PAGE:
Like me, trying to make pizza.
The Ortelius Theatrum
These days you don't see atlases very often. Google Maps are just much more prevalent and often more useful. Atlases are unquestionably a direct ancestor of Google Maps, however. The oldest ever atlas? The Theatrum Orbis Terrarum, or “Theatre of the World.” (Sorry, no Greek mythology jokes for you today.)
Originally published in May 1570, Theatrum Orbis Terrarum, was written by the mapmaker Abraham Ortelius (my favorite Brabantian). It contained a total of 53 maps, all bound together. Despite being a skilled mapmaker himself, all the maps included were from other mapmakers. (Though he frequently tidied them up a bit.)
Unusually for the time, Ortelius actually credited all 33 mapmakers in the bibliography. He also included a list of other quality mapmakers he knew in the back, which grew longer with every edition published during his lifetime.
Ortelius published 25 editions in his lifetime, the last of which contained 167 maps and was published in seven different languages. Naturally, I hold much admiration for someone who devoted such time and painstaking care to improve on such a singular undertaking. I’d like to think that Maggie thinks of my work on, say, the lawn, with such approval. Though Maggie might say otherwise.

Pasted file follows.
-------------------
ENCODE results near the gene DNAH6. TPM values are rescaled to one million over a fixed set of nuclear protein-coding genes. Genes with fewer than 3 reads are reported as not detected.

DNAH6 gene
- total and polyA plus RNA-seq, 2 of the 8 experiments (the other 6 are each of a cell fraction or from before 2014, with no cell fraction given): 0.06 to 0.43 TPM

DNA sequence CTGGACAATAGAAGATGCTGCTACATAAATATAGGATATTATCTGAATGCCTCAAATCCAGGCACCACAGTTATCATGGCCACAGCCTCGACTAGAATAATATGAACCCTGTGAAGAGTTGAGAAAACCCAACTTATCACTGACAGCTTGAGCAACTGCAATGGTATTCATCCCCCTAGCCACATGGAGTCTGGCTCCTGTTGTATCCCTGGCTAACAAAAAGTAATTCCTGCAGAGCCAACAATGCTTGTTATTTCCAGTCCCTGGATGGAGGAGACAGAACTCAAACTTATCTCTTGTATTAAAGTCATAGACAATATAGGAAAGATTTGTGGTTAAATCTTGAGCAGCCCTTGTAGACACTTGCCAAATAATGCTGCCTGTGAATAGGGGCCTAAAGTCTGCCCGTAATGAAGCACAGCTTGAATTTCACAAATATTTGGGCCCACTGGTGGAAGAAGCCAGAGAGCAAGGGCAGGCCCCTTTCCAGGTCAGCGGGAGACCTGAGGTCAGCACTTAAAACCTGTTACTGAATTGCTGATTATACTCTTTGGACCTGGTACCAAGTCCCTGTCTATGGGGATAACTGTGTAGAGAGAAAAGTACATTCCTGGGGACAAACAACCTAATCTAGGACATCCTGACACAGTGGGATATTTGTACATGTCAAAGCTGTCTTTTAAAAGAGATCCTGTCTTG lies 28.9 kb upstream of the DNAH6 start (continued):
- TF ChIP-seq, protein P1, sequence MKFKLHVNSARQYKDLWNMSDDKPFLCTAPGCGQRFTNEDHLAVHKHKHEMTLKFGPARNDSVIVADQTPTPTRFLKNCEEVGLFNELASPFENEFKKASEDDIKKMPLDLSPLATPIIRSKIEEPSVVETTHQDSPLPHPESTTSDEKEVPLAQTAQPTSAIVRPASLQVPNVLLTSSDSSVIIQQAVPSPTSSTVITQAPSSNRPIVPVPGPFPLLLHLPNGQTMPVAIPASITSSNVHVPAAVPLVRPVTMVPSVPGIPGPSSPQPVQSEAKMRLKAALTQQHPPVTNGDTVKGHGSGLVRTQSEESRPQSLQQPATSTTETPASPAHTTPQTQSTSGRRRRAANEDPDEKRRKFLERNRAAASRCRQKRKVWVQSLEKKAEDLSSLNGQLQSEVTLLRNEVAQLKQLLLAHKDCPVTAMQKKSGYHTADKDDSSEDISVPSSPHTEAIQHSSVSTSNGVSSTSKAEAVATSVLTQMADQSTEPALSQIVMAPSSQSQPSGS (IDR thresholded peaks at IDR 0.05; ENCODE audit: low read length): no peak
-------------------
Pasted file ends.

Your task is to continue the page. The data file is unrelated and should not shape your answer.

(Confirming: Maggie just said otherwise.)
Theatrum Orbis Terrarum was hugely significant. Not only was it vital in pushing forward the navigational feats of the Age of Exploration, it also is considered to be the starting point for the Dutch Golden Age of Cartography, which lasted a solid century.
The maps included in Theatrum Orbis Terrarum were remarkably accurate for their time. Possibly even more importantly, it made geography accessible to the growing middle classes at the time, who hadn't been able to easily afford maps before this.
It massively improved the state of public education at the time, and made the world a more understandable and less mysterious place. That’s a good thing, right?
The Yard Ramp Guy®: Angling Ramps Into Warehouses
This week, my friend The Yard Ramp Guy follows the flow of warehouse scenarios and eloquently shows that many of those streams run through yard ramps.
Check out his great piece HERE.
Or: IKEA is So Fourth Dynasty
The world's oldest intact ship is, unsurprisingly, Egyptian. Specifically, it's the funeral barge for Khufu, also known as King Cheops, a pharaoh from the Fourth Dynasty of the Egyptian Old Kingdom. (You might know him as the guy who commissioned the Great Pyramid of Giza.)